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The piers are massive cylinders, about Boi Ue 1, — Malme^ry. In the church are several monuments to the Suttons and Heath- cotes, including one to Sir Gilbert Heathcote, Lori TMsyor of London, d. William Cunnington, local secretary to this society, and grand- son to tbe associate of Sir R. Jolm's- street (nesr the Bear), conl^ns speci- mens of birds, minet^i. His bther would introdnce him to his visitors with, "Gentlemen, here's my son ; will you have him recite from the poets, or talte your por- truts F" His first picture was painted here when he was about 7 years old. ii cracilbrm but aisleless, with a central tower and turret. The year 1 637 saw a mach less welcome guest, the plague. The excellent Mayor, Joim Ivic, proved himself a true Christian hero, and relieved the poor, checked insubordination, and re- pressed rapine and excess.

There is a smaller and plainer Norm, door to the N„ origin- ally opening into the cloisters. is ascribed to Henry I.'s all-powerful favourite, Roger, Bishop of Sarum, and Is placed by Mr. It is a very early ex- ample of Transition Norman work, with as yet but lew traces of the approaching change beyond the ob- tusely painted arches of the nave. In the town ii also a remarkable collection of fosaila, fbrmed by Ur. The miueum of a Literta-y and Scimlifie lastittition, in St. 1769, at Bath) was landlord of the Bear, and here the youth Ail artist first leamt to draw lilteneises, as well as to repeat poetry for the entertiunment of customers. came here in 1625, when Davenant declined to resign bis Palace to him, and the king moved on to Wilton.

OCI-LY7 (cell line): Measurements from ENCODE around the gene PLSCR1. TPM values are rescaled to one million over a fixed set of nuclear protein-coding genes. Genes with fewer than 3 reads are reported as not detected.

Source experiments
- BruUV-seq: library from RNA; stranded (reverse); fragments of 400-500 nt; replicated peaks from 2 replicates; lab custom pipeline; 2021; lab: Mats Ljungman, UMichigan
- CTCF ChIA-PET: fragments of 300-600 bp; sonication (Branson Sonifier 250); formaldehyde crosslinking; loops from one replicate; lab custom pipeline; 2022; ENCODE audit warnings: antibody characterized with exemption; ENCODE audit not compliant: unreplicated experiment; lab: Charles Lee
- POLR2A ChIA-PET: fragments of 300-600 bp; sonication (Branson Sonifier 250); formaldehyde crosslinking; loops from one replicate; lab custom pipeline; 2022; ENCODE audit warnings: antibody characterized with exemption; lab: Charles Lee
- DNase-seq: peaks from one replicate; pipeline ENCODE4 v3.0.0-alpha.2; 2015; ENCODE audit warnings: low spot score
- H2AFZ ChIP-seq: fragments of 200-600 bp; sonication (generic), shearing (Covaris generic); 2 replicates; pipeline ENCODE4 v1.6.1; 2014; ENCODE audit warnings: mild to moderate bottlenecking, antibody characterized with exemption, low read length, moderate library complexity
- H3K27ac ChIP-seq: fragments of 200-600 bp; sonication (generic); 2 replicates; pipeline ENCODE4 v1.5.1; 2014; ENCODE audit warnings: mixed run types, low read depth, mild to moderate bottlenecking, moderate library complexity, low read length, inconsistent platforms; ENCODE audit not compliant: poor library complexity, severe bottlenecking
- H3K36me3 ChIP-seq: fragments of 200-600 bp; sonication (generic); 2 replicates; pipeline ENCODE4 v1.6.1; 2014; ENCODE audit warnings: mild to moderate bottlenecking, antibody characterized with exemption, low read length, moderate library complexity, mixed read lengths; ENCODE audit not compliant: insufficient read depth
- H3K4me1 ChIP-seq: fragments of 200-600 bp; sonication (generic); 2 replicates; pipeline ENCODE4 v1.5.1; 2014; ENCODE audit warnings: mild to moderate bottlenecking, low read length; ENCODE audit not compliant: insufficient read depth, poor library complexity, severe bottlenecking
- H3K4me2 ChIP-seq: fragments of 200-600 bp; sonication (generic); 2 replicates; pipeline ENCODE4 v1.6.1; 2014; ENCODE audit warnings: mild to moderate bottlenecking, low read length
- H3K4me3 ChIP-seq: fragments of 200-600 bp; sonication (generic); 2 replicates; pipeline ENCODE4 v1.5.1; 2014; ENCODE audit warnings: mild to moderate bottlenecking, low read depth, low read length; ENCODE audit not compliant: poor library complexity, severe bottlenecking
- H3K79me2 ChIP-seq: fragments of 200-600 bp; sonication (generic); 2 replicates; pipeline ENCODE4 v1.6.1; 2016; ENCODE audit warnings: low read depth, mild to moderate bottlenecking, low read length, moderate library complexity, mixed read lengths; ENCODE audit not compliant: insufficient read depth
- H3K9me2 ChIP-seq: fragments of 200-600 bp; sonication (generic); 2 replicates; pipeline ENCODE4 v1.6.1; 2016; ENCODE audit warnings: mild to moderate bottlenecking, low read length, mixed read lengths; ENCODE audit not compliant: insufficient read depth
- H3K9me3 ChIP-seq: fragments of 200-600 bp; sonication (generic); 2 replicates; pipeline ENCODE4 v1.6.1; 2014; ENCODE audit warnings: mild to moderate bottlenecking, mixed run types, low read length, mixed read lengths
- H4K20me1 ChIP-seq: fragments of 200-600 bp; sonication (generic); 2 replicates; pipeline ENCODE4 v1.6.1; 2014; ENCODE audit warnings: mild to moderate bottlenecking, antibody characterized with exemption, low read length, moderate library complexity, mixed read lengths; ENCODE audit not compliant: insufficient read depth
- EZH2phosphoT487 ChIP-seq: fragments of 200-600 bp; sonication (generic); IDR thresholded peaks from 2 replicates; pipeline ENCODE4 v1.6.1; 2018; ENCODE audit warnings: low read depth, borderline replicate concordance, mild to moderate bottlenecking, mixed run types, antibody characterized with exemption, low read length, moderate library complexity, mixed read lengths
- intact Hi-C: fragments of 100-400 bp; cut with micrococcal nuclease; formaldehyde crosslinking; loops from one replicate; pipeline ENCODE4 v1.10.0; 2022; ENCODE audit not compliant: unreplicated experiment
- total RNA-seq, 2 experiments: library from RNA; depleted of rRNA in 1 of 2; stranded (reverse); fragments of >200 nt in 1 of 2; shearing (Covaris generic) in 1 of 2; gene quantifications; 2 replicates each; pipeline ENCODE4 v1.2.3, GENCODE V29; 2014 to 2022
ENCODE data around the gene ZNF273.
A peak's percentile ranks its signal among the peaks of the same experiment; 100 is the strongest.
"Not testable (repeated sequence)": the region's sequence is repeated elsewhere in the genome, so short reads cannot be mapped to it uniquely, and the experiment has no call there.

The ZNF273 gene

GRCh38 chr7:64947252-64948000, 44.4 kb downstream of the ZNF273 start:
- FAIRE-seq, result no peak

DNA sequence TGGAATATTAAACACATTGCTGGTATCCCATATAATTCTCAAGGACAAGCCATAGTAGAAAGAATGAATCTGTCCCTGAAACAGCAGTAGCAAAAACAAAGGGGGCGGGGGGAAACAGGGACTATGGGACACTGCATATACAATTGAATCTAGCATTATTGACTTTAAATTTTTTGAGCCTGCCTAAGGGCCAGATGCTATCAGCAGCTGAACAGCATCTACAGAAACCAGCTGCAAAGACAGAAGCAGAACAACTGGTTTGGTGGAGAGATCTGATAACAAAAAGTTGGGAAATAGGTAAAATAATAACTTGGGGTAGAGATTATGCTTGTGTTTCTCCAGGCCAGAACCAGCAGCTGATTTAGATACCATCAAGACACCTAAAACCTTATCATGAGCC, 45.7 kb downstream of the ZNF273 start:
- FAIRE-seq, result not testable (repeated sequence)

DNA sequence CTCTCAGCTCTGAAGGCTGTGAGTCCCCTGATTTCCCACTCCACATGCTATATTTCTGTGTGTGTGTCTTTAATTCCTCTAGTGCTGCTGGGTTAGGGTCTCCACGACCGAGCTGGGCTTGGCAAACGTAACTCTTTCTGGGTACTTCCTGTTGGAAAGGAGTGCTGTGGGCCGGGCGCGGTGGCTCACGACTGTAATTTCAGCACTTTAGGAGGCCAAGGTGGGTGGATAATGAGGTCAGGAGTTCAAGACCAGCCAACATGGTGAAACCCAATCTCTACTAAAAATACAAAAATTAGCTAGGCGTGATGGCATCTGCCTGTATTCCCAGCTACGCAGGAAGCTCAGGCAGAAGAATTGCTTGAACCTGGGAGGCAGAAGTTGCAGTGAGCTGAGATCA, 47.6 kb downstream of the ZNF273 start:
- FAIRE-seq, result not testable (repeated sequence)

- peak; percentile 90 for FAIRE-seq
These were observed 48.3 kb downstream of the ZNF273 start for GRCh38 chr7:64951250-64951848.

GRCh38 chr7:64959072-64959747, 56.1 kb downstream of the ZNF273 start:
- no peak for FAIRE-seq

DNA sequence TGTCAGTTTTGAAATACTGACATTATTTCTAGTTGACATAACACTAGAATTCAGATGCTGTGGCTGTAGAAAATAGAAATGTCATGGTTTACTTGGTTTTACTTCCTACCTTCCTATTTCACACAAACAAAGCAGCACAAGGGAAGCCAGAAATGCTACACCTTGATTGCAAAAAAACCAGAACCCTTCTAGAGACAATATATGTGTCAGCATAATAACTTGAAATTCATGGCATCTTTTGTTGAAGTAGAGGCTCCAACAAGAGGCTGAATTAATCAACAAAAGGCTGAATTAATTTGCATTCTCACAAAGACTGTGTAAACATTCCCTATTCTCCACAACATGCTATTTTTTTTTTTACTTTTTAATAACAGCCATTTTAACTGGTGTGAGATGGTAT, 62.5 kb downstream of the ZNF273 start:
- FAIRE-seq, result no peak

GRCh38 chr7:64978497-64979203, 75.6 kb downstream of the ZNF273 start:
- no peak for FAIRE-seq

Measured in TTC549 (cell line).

Here is a little chnrch with a remarkabl e Perpendicular Bell- larret rising upon the west gable. The '■ commoners" of the borough still hold a large tract of land, said to have been granted to them by Athelstan for their servicea in his battles against the Danes. Originally it was a complete cross c]i.,withoeatraland W. The central tower, crowned with a lofty spire, "a marke to al the countrie about, fell daungeroosly," according to Inland, " in hanunuin memorid e. Wjatl, which bears an inscription to record an awful event which occurred here in 1753. Henry VIL was liere in 1491, and again, accompanied by his Queen and his mother, in 1496. His first visit was in 1603, soon after his coronation, when be received, not a gold, but a silver- gilt cup, and i Oi., and his queen Wl, also.

Samson, besides a portion of the True Cross aod Crown o FThoms. It was razed to the ground b; the monl^ ia the reign of John, to enlarge their monastery, the buildings of which at the Dissolntion extended over— not 45, as absurdly Btaled— bnteacrea. lis plan was of the fullest cathedral type, and its scale surpassed several churches of cathedral rank, while its architecture is of a very high degree of merit. the name of the foun- der, "'William Smith, qui islam Ecclesiam fieri fecit, 1436." The tower is of stately proportions. porch is a good specimen of tran- sition,c.l200; repaired 1612. The ^ade, 4G ft in length, is orna- mented with appropriate carving and a statue of Ceres. 3, 1857, In the Market-place, an area of tri- angular form, stands the Market-cross, designed by Benj. end and an hourglass stand- in a tnmnlus near Wmterboume Sloke was foand by Sir R. Hoare, a '■ Gleyn Neyder '' or " Holy Adder Stone ; ' an article of macb rarity, said to have possessed some wonder- ful virtues, which the Druids turned to account. Salisbury was now frequently ho Doured by visits from royal personages. in gold, whereat her majesty was both merry and pleasant." Salisbury was a favourite place of retirement of James I., who 81 liked tbe freedom from restr^t, and facilities for the chase he found here.